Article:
What Does a Will Not Do?

Wills and Their Functions

When it comes time to prepare a comprehensive estate plan, a will is usually first on the list. This document is used to bestow items on those you choose. For example, in your will, you can leave jewelry, furniture and even cash to others. However, there are certain post-mortem actions that your will cannot perform. Find out what some of these things are so you can discuss taking alternative routes with your estate planning lawyer.

You Cannot Place Contingencies on Heirs

As you go through the process of creating your will, some decisions will come easier than others. For instance, if you are married, it is most likely that your spouse will inherit most of what you own. You may want to bequeath certain items to other people, which you can do in your will. However, you cannot put conditions or contingencies in your will. For instance, you cannot account for something such as a divorce in the will. This means that if you name your spouse the heir and do not change your will before divorce, that ex will have a valid claim to your estate.

You Cannot Account for Things You Do Not Own

An account or piece of property you legally own together with someone else should not go in a will. While there are some instances of leaving your share to someone else, it is more likely that the person who co-owns it will get it. This is the typical way these accounts work. Thus, you should not account for anything in your will that you do not own. You can add the caveat that if you and your spouse die together, these items pass to the next person or persons in line. You cannot, however, gift anyone else the full rights to your home if you do not own it.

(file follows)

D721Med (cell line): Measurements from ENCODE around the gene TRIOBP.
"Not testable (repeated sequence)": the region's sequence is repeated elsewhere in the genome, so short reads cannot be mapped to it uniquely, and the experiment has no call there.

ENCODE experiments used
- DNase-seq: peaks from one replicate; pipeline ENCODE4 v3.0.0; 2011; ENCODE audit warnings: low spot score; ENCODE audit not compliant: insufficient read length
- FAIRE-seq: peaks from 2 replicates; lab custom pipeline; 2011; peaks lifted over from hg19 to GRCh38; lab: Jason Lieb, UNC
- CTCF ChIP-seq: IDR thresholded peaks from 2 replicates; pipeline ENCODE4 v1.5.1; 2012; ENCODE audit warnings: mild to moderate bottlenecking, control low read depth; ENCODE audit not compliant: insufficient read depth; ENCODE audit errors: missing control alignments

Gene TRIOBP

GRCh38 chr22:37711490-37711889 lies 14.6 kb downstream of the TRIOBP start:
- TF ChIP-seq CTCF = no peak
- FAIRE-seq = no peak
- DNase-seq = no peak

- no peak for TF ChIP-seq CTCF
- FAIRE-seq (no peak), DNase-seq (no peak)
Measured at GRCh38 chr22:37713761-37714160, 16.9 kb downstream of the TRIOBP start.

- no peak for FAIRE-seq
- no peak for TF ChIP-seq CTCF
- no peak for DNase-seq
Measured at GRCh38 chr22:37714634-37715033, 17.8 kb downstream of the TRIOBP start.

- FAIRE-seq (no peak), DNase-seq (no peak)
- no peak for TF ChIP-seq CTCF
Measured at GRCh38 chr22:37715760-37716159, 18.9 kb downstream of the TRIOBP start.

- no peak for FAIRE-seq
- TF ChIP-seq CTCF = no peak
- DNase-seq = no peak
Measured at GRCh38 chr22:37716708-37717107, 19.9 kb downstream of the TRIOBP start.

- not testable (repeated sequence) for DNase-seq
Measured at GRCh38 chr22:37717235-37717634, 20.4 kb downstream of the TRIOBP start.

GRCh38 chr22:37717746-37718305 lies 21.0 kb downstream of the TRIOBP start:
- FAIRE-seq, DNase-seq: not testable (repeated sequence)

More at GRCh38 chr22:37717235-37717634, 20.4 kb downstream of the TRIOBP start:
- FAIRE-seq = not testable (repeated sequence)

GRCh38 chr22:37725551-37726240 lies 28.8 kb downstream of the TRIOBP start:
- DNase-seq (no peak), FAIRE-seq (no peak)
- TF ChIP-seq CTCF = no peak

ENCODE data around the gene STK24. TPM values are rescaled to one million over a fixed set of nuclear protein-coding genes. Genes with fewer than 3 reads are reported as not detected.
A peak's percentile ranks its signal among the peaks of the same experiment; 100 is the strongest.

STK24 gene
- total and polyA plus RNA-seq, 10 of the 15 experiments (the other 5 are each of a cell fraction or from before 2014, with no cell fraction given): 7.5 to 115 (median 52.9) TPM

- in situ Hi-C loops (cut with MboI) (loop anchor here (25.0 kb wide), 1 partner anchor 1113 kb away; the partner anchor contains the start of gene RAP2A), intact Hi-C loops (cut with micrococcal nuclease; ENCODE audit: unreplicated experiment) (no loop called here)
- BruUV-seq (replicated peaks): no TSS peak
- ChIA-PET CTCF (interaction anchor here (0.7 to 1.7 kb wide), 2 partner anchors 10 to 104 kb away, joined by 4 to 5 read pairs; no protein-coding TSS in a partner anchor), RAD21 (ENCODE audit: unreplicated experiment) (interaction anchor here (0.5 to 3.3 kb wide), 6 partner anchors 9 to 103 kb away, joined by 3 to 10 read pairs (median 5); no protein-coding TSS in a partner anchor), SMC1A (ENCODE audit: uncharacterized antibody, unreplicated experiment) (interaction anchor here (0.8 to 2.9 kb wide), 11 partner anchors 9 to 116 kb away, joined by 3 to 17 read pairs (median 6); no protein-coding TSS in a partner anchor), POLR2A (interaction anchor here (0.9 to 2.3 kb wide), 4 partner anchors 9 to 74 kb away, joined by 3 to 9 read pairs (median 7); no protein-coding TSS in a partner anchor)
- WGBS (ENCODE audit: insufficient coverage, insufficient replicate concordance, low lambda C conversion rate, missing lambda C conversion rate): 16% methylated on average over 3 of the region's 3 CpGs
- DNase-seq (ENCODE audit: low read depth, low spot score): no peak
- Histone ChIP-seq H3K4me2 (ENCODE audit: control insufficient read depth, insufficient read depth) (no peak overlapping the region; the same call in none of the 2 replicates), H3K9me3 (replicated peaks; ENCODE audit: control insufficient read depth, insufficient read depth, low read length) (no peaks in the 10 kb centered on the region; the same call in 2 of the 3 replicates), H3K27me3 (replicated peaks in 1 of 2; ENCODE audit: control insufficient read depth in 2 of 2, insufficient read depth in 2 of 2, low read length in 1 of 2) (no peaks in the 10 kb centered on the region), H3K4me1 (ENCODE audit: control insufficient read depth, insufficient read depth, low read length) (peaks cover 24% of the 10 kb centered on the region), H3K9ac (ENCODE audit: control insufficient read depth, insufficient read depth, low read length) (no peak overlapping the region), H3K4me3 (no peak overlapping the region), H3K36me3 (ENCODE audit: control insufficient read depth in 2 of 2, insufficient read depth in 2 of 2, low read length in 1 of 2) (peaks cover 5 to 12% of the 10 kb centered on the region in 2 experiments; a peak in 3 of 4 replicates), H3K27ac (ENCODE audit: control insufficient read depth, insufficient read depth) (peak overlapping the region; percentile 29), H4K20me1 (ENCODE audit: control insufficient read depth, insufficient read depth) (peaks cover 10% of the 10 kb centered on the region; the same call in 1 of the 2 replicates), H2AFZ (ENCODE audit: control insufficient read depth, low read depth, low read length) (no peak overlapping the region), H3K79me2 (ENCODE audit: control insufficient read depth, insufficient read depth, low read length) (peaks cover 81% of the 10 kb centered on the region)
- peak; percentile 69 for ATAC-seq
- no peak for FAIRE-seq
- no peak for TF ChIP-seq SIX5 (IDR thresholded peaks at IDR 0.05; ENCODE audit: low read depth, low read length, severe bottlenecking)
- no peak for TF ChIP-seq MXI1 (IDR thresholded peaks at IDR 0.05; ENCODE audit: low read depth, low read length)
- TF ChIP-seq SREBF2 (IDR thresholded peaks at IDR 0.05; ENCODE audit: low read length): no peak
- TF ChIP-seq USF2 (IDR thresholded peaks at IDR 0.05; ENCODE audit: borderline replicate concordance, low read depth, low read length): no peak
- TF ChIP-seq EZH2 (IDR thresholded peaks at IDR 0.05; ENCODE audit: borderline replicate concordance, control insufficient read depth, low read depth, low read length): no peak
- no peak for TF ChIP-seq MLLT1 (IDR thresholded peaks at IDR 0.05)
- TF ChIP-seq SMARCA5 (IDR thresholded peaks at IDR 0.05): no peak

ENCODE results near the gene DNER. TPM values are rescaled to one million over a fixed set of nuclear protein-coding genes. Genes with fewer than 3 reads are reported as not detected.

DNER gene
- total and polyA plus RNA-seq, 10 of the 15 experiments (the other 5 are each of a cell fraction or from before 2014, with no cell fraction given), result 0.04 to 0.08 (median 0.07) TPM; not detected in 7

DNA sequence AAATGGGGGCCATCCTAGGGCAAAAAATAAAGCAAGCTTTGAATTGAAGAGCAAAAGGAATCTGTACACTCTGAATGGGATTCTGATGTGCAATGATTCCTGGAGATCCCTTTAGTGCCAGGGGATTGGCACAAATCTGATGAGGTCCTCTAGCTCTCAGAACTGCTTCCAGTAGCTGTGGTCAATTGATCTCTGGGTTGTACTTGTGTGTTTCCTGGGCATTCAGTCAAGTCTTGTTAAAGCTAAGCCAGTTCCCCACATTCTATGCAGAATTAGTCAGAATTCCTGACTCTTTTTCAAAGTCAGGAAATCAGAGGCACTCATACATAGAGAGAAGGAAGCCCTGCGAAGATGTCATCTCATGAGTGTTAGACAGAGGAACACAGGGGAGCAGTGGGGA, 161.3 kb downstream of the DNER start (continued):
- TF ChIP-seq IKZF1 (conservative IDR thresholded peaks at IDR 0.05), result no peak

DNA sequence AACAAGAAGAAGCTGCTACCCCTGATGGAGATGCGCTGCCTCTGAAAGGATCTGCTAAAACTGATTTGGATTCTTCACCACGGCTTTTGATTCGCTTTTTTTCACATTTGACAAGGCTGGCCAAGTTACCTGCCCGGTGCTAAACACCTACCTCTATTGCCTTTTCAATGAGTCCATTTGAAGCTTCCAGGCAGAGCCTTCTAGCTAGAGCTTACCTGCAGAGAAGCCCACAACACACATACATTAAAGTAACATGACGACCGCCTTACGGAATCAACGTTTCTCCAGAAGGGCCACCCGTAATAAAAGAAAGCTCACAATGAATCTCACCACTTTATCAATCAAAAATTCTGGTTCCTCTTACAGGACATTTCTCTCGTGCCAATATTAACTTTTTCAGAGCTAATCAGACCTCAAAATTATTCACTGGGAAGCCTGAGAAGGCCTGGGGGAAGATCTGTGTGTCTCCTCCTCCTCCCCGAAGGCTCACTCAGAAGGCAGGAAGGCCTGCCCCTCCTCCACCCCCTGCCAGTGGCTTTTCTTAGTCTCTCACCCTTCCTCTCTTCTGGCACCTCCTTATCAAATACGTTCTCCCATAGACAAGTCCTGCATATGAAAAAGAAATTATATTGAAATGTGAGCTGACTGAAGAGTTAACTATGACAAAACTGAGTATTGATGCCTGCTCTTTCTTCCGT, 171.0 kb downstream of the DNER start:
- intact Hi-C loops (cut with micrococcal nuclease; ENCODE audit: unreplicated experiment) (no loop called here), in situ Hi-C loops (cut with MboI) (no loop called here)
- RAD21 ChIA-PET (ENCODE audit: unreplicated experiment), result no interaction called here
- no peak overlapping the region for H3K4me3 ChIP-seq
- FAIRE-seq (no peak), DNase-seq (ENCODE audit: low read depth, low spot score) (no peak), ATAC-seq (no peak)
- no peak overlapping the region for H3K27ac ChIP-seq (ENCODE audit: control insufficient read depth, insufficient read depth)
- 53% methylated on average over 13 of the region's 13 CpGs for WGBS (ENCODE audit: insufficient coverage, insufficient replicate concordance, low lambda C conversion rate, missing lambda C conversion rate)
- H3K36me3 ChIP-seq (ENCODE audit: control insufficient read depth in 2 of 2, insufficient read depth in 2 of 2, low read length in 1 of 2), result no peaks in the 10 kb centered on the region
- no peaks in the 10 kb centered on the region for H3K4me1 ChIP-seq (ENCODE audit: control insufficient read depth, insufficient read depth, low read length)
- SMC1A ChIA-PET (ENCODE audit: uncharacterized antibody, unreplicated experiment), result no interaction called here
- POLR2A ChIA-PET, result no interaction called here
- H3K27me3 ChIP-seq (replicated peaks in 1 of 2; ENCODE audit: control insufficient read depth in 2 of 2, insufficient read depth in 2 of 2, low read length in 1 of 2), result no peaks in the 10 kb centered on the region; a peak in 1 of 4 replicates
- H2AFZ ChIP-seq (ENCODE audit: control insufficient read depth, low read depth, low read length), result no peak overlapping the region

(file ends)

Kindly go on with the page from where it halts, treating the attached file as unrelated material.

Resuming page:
You Cannot Set Up Care for Certain People or Pets

If you are responsible for a person with special needs, you need to ensure that they are cared for after you die. While you can name a guardian for minor children in your will, you cannot do the same for an adult. You must have a separate document setting forth care for that individual. The same holds for your pets. You cannot leave an animal to someone in your will or leave your pet an inheritance. You must prepare separate documents for these unique care situations.

While you should be thinking about what to put in your will before creating it, an estate planning lawyer in Bergen County, NJ from a firm like Kaplan Law Practice, LLC can offer suggestions. Not only that but ensuring that your plan is legal and will withstand a court action should be an important step.